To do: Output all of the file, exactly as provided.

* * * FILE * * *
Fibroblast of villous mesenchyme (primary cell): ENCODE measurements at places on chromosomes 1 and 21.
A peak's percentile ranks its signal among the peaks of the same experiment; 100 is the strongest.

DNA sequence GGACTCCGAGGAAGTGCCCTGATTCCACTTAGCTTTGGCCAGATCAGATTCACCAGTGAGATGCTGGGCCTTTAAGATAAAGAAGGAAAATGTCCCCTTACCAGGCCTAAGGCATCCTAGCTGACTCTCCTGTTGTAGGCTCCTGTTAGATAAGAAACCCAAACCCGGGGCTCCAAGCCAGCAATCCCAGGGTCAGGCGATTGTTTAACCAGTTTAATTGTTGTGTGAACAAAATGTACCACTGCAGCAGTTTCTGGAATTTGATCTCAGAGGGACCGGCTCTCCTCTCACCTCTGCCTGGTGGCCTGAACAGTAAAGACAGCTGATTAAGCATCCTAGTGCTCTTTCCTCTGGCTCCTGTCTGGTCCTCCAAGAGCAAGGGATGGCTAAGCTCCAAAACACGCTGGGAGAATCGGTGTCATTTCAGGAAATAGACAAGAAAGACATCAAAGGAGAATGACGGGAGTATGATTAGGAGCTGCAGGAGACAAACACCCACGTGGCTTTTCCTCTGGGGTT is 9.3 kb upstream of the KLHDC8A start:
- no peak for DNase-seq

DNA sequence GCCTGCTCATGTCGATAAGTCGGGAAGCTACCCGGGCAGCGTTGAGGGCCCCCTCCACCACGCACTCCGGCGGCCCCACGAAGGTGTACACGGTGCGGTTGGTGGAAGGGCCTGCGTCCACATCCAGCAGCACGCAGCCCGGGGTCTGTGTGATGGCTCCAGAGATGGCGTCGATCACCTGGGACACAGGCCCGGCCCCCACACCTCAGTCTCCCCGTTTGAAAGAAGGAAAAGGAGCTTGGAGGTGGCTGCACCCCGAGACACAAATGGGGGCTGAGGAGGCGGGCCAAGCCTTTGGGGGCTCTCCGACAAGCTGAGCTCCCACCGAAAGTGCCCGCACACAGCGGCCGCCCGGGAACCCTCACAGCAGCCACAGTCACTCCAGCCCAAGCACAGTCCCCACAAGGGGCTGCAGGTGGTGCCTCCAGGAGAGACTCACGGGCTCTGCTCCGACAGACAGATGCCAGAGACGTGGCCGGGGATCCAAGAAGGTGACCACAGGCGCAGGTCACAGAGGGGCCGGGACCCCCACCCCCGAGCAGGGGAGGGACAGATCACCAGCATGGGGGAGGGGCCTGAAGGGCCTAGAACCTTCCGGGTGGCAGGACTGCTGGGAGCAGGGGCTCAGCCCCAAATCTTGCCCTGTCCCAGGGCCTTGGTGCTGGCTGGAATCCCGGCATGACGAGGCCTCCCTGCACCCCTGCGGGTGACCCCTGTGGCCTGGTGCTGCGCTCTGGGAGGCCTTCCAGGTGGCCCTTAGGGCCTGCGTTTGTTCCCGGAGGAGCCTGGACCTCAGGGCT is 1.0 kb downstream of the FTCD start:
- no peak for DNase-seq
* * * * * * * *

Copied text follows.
Fibroblast of villous mesenchyme (primary cell): ENCODE measurements at places on chromosomes 1 and 21.
A peak's percentile ranks its signal among the peaks of the same experiment; 100 is the strongest.

DNA sequence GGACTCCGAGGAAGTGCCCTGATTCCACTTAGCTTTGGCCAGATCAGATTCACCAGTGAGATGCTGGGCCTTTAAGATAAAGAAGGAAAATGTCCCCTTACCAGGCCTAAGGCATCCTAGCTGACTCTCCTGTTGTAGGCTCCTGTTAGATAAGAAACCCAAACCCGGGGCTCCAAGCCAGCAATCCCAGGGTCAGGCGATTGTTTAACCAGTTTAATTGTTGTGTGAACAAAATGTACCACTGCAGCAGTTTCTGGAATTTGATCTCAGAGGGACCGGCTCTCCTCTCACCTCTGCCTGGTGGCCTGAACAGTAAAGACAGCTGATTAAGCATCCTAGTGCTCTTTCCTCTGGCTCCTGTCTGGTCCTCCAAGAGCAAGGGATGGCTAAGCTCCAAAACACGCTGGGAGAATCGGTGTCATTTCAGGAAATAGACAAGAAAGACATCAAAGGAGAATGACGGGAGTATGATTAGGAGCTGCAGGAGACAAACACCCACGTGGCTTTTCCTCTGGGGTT is 9.3 kb upstream of the KLHDC8A start:
- no peak for DNase-seq

DNA sequence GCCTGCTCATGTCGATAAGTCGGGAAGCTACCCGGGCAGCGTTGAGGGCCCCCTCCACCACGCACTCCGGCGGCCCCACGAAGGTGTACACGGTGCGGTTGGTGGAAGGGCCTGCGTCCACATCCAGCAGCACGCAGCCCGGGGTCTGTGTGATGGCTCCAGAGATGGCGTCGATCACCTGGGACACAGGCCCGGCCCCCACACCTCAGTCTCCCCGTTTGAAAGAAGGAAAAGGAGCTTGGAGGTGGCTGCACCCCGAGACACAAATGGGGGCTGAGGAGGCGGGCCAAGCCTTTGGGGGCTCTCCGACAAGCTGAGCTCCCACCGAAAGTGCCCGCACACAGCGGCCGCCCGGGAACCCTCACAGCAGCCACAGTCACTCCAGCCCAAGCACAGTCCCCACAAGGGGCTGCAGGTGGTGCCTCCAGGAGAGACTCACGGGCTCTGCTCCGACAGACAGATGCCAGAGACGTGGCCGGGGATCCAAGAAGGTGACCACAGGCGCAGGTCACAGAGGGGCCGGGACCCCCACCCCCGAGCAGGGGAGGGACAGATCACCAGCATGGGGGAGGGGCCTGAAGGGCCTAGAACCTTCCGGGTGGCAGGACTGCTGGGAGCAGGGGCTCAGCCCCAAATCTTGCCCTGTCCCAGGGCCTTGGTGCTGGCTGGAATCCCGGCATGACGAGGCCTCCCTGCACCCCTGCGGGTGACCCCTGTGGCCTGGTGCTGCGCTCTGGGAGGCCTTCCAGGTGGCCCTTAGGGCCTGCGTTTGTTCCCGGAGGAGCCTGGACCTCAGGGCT is 1.0 kb downstream of the FTCD start:
- no peak for DNase-seq